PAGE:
FOR IMMEDIATE RELEASE
September 13, 2009
MAYOR BLOOMBERG ANNOUNCES NYC SERVICE TRAINED NEARLY 500 NEW YORKERS IN CPR AS PART OF THE CITY'S RECOGNITION OF SEPTEMBER 11th AS A NATIONAL DAY OF SERVICE AND REMEMBRANCE
Partnership of NYC Service and FDNY Increases Number of New Yorkers Trained In Cardiopulmonary Resuscitation
Trainees Learned Lifesaving Skills and Pledged to Make Sure Five More Friends or Family Members Learn Basic CPR
Mayor Michael R. Bloomberg, FDNY Commissioner Nicholas Scoppetta and Chief Service Officer Diahann Billings-Burford today announced that NYC Service participants trained nearly 500 New Yorkers in life-saving CPR this weekend as a part of the City’s recognition of the federal designation of September 11th as a National Day of Service and Remembrance. Each CPR trainee pledged to give back by ensuring five friends or family members learn basic CPR, expanding the program’s reach. NYC Service and FDNY held the initiative’s first phase on September 12th and 13th at training locations throughout the five boroughs. Emergency preparedness is one of six impact areas targeted through NYC Service. The launch of the program was made possible in part due to generous support from the American Heart Association and the AARP. During the City’s commemoration ceremony on September 11th this year, family members of those who died were paired with volunteers from throughout the five boroughs to read the names of the victims in honor of the new designation of the National Day of Service and Remembrance.
“We introduced NYC Service to do our part to meet President Obama’s call for a new era of service in America,” said Mayor Bloomberg. “On September 11th, the President renewed his call, asking us to remember how we came together eight years ago and to honor the heroism we saw that day by giving back to our communities through service this year. Over the weekend, nearly 500 New Yorkers answered the call by learning how to make a potentially life-saving difference and by helping spread that skill across the City.”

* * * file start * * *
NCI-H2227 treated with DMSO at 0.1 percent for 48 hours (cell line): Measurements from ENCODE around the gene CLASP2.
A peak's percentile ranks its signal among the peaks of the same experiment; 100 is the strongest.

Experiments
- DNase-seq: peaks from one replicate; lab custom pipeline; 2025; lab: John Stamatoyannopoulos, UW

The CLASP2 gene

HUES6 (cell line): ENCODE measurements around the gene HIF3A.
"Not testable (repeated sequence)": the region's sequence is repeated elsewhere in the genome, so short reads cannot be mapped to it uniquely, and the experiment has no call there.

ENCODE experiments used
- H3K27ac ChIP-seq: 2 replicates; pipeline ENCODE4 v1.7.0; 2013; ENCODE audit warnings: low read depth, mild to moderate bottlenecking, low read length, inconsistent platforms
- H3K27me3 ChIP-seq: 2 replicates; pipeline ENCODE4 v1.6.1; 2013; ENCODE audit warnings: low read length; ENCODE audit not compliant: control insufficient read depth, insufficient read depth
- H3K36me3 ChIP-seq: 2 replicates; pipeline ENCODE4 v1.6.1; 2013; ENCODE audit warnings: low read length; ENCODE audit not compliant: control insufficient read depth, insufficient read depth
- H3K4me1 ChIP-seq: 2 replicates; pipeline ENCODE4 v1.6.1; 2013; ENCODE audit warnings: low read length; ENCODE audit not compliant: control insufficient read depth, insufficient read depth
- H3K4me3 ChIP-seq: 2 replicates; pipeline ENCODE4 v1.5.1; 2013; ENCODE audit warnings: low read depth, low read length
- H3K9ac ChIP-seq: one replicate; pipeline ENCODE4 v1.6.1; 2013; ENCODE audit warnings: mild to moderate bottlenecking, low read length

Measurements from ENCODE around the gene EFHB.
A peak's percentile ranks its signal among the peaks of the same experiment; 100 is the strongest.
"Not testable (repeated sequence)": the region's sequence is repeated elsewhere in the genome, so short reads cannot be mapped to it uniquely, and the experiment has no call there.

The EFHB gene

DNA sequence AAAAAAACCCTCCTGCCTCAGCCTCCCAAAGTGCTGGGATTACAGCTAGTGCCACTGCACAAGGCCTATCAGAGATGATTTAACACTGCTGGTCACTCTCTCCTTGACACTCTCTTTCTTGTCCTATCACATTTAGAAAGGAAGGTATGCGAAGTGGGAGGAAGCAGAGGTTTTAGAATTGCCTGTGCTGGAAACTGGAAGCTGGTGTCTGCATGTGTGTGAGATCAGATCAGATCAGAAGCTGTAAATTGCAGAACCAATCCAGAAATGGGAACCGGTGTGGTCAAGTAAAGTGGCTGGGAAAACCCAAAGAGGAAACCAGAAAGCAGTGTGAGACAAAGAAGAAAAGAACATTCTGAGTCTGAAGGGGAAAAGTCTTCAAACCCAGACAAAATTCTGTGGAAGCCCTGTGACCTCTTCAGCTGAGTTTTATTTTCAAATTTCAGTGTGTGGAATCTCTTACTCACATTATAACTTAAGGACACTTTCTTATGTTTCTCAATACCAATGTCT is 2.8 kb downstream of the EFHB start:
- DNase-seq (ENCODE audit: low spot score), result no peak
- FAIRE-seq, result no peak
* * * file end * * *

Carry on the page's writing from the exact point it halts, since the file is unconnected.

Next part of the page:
“Learning CPR is critical because it can provide immediate help to someone in need in those first moments before emergency responders arrive,” said Fire Commissioner Nicholas Scoppetta. “I encourage every New Yorker to take advantage of the free training and ask them to pledge to share the knowledge gained with their loved ones.”
“By working with the FDNY and other key organizations, we will expand the number of City residents that will be able to help a friend, a neighbor or a struggling stranger in need of CPR. CPR training and sharing the knowledge gained is another excellent way for thousands of New Yorkers to get involved and give back,” said Chief Service Officer Diahann Billings-Burford. “Each person trained this weekend pledged to share their new knowledge with five others, multiplying the positive impact we will make on our City’s overall emergency preparedness.”
The FDNY utilizes a Mobile CPR Training Program to ensure as many City residents as possible can provide “bystander CPR” if needed. The partnership with NYC Service will enable FDNY to expand the capacity of the program to train more New Yorkers.
By pledging to ensure five friends or family members will learn basic CPR, each trainee is giving back by helping to spread the potentially life-saving skills they have learned across the City. The trainees were given a take-home training kit and their friends and family will self-train using the kit. The partnership between FDNY and NYC Service will increase the number of direct CPR training opportunities available this year as well.
CPR training is one of the 40 initiatives of NYC Service – a new, citywide program launched by Mayor Bloomberg in April to meet his State of the City pledge for New York City to lead the nation in answering President Obama’s national call to service. The program has three core goals: channel the power of volunteers to address the impacts of the current economic downturn, make New York City the easiest city in America in which to serve, and ensure every young person in New York City is taught about civic engagement and has an opportunity to serve. NYC Service aims to drive volunteer resources to six impacts areas where New York City’s needs are greatest: strengthening communities, helping neighbors in need, education, health, emergency preparedness and the environment.
CPR training events are free to the public and those wishing to participate can learn about future training session times and locations and sign-up by visiting www.nyc.gov or calling 311.
In April, Mayor Bloomberg joined President Obama as he signed the bipartisan Edward M. Kennedy Serve America Act which, for the first time, officially recognizes September 11th as a National Day of Service and Remembrance.
Stu Loeser / Marc LaVorgna (212) 788-2958